Yesterday it was reported that the St. Louis Cardinals had come to term with free agent shortstop Jhonny Peralta. The most common reaction was one that I honestly expected.
Ah, Jhonny Peralta. He served a 50-game suspension for connection with the whole Biogenesis fiasco.
Following the announcement, the first opinion that caught my eye was this…
— Brad Ziegler (@BradZiegler) November 24, 2013
Now as is expected in the Twitterverse, Ziegler was taken to task regarding his tweet. I saw responses ranging from Ziegler being stupid for putting this out on Twitter (and I don’t understand why he’s stupid for that) to those supporting Ziegler for taking such a stance on PEDs.
Ziegler also tweeted that the players had originally thought a 50-game ban for a first positive would serve as a deterrent. For those that are unaware, Brad Ziegler also serves as the Diamondbacks player representative to the MLBPA.
Obviously, missing 50 games hasn’t served as a deterrent.
Melky Cabrera, Bartolo Colon, and Marlon Byrd are only a trio of players that were recently caught in MLB’s net. Cabrera and Byrd both got two-year, $16MM deals. Cabrera’s deal came prior to this past season and Byrd’s only recently. Colon got a one-year deal to return to the A’s for 2013 and he’s a free agent again. All got paid, but not to the extent that Peralta did.
And that may have rocked the boat a little too much. The Peralta signing might be the one that serves as the eye-opener according to Ken Rosenthal of FOX Sports. Rosenthal writes that “(s)ome players would like to see a one- or even two-year suspension for a first offense and a lifetime suspension for a second”.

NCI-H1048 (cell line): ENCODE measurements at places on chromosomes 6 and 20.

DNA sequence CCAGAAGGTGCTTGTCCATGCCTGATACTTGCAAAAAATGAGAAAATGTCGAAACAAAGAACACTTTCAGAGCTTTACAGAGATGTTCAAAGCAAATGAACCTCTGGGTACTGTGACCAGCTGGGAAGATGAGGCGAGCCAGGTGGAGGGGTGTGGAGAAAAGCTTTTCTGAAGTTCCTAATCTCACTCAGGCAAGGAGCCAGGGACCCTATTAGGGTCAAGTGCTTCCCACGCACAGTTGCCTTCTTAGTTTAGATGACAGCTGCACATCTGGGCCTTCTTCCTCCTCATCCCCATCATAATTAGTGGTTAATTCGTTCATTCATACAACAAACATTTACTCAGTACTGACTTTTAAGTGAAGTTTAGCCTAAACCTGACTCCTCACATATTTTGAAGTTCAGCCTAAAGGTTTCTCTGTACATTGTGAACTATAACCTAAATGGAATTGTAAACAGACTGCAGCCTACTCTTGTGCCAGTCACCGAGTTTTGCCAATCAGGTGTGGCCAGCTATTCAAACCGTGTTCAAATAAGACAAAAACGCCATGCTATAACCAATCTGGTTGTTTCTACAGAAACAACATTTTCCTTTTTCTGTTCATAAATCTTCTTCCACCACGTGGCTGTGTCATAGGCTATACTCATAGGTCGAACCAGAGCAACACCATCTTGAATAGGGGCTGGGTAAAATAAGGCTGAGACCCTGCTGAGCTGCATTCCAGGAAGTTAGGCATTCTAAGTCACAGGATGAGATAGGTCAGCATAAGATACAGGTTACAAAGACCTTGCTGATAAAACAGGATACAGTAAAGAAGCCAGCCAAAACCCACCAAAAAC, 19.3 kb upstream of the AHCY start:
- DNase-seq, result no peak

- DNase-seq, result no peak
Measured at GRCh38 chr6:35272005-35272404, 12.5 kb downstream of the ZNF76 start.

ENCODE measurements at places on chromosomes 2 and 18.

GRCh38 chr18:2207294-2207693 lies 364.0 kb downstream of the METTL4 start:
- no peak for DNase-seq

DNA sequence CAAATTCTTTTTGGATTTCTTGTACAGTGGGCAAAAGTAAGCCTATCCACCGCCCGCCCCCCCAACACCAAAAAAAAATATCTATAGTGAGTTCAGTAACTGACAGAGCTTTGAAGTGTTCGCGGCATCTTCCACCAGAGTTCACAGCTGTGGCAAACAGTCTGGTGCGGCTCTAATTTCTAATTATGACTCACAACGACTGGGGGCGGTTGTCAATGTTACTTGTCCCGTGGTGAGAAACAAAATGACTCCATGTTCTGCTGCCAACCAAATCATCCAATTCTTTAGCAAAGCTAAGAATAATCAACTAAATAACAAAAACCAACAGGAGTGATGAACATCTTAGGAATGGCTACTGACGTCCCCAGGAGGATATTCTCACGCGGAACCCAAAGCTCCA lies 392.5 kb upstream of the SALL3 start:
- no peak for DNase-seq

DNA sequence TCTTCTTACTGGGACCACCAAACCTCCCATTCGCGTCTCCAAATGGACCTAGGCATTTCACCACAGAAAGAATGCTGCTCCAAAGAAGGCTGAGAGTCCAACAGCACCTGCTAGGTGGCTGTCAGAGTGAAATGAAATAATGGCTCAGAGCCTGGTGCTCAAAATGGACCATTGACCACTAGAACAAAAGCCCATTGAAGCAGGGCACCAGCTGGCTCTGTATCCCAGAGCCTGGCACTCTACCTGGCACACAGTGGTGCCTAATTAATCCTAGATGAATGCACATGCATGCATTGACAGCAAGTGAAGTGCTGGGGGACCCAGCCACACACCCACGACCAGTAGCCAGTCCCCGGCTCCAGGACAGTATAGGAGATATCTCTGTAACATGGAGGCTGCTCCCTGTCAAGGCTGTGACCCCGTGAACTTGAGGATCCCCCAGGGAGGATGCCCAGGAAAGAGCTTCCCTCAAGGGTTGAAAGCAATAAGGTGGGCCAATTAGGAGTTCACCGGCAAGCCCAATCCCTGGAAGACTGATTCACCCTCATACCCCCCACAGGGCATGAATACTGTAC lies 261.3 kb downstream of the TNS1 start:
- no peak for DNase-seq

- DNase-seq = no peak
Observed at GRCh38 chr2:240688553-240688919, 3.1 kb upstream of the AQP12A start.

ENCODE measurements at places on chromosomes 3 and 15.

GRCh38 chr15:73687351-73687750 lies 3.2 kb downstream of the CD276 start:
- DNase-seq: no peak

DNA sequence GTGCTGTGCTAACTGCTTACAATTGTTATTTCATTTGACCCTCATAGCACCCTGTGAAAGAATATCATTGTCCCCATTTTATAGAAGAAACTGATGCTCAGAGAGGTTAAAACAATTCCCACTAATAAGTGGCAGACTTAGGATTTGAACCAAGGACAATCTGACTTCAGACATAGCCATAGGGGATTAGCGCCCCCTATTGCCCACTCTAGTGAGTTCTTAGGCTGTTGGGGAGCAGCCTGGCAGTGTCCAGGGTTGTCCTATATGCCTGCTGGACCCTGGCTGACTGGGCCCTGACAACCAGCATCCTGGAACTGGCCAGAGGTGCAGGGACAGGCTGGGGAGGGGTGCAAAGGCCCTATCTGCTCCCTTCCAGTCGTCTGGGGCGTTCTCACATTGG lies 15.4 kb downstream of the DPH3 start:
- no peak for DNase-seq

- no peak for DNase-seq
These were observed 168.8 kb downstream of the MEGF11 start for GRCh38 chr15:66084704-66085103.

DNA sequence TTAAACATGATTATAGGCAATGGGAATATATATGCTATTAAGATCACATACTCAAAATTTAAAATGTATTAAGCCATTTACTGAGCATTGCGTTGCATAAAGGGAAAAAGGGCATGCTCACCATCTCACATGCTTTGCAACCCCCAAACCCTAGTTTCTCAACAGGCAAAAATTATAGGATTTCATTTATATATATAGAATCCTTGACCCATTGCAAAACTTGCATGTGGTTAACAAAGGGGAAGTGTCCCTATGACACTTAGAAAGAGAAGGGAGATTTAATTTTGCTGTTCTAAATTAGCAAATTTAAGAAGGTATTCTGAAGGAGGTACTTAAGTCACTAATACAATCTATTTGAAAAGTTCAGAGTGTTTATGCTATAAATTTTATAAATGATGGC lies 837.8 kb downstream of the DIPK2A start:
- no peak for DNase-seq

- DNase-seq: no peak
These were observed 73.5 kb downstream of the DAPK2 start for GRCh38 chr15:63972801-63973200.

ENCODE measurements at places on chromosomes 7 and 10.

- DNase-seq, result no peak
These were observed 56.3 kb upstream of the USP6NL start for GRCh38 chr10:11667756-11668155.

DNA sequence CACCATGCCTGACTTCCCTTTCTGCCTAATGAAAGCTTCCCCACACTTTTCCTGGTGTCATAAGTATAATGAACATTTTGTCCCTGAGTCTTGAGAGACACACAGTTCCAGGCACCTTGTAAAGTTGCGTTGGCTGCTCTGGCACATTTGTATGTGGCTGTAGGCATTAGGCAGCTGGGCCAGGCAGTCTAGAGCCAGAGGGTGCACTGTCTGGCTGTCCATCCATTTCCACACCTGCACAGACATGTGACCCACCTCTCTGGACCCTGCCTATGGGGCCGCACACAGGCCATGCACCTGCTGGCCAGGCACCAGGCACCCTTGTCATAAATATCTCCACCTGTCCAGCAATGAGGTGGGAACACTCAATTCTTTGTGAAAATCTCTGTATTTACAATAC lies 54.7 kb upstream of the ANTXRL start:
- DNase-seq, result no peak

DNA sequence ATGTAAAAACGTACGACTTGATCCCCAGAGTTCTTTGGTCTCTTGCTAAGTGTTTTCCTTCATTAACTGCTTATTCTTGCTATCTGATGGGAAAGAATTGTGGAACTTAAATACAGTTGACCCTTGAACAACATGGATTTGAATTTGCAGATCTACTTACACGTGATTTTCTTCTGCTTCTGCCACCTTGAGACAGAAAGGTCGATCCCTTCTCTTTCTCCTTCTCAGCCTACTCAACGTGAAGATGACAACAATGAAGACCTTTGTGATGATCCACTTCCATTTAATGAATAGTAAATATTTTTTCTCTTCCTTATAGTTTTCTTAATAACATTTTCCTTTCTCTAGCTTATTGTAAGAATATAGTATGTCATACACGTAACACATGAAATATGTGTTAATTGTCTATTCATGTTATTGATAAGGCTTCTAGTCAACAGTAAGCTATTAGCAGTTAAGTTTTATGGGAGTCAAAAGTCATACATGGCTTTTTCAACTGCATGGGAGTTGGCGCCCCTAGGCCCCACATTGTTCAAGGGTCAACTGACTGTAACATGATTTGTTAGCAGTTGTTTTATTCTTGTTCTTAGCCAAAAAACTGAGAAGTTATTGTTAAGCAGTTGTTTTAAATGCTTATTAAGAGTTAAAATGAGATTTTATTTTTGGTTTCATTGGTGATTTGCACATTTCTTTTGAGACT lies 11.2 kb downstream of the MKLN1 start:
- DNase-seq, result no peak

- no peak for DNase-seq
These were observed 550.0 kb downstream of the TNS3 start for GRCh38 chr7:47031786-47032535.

He also adds the following…
Other ideas also are in play, including a two-tiered penalty system that distinguishes between players who intentionally cheat and players who do not. The burden of proof in such a program would be on the player, who would need to demonstrate that his misstep was inadvertent.
Financial disincentives also could be instituted for PED users and the teams that employ them. A player could have his free agency delayed for a year. A team might be required to make a significant additional payment – perhaps through a donation to PED education – if it signs a past, confirmed user.
While fans would all love to see harsher penalties, those days aren’t in the distant future unless the MLBPA and the owners decide to tackle this issue prior to the current CBA’s expiration.
But let’s point something out here. As disgusted as some may be with this signing (and I read more toward this side of the fence), neither Peralta nor the Cardinals are doing anything wrong here. There are merely conducting business. You may not like that business, but it is well within the rules.
And what does this now hold for Nelson Cruz? He also served 50 games in light of the Biogenesis scandal. Think he’ll ink a deal on the level of what Peralta did?
Topics: Jhonny Peralta